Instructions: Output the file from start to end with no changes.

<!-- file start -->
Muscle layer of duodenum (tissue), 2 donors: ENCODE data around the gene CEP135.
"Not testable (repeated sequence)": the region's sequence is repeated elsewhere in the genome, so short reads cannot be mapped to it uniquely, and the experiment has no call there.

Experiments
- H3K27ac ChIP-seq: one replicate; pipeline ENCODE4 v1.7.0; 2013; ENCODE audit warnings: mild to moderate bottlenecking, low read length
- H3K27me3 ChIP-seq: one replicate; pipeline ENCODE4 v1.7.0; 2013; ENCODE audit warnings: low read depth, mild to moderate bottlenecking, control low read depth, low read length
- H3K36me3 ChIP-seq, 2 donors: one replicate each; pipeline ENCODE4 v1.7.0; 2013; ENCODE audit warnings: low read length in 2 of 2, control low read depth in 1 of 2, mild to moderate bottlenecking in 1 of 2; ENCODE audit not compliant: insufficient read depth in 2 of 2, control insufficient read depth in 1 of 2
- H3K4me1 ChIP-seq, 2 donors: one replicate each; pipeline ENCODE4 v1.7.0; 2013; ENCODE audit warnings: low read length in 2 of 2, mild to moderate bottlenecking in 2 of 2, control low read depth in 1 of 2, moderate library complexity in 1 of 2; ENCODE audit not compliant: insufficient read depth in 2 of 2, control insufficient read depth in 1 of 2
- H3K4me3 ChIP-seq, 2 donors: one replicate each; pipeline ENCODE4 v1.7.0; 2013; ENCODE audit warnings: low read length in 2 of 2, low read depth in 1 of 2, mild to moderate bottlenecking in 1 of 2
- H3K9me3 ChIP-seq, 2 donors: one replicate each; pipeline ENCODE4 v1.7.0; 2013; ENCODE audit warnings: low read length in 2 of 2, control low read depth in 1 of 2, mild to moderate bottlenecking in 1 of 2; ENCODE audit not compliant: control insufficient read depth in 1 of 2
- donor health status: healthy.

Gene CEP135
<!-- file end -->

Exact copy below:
Muscle layer of duodenum (tissue), 2 donors: ENCODE data around the gene CEP135.
"Not testable (repeated sequence)": the region's sequence is repeated elsewhere in the genome, so short reads cannot be mapped to it uniquely, and the experiment has no call there.

Experiments
- H3K27ac ChIP-seq: one replicate; pipeline ENCODE4 v1.7.0; 2013; ENCODE audit warnings: mild to moderate bottlenecking, low read length
- H3K27me3 ChIP-seq: one replicate; pipeline ENCODE4 v1.7.0; 2013; ENCODE audit warnings: low read depth, mild to moderate bottlenecking, control low read depth, low read length
- H3K36me3 ChIP-seq, 2 donors: one replicate each; pipeline ENCODE4 v1.7.0; 2013; ENCODE audit warnings: low read length in 2 of 2, control low read depth in 1 of 2, mild to moderate bottlenecking in 1 of 2; ENCODE audit not compliant: insufficient read depth in 2 of 2, control insufficient read depth in 1 of 2
- H3K4me1 ChIP-seq, 2 donors: one replicate each; pipeline ENCODE4 v1.7.0; 2013; ENCODE audit warnings: low read length in 2 of 2, mild to moderate bottlenecking in 2 of 2, control low read depth in 1 of 2, moderate library complexity in 1 of 2; ENCODE audit not compliant: insufficient read depth in 2 of 2, control insufficient read depth in 1 of 2
- H3K4me3 ChIP-seq, 2 donors: one replicate each; pipeline ENCODE4 v1.7.0; 2013; ENCODE audit warnings: low read length in 2 of 2, low read depth in 1 of 2, mild to moderate bottlenecking in 1 of 2
- H3K9me3 ChIP-seq, 2 donors: one replicate each; pipeline ENCODE4 v1.7.0; 2013; ENCODE audit warnings: low read length in 2 of 2, control low read depth in 1 of 2, mild to moderate bottlenecking in 1 of 2; ENCODE audit not compliant: control insufficient read depth in 1 of 2
- donor health status: healthy.

Gene CEP135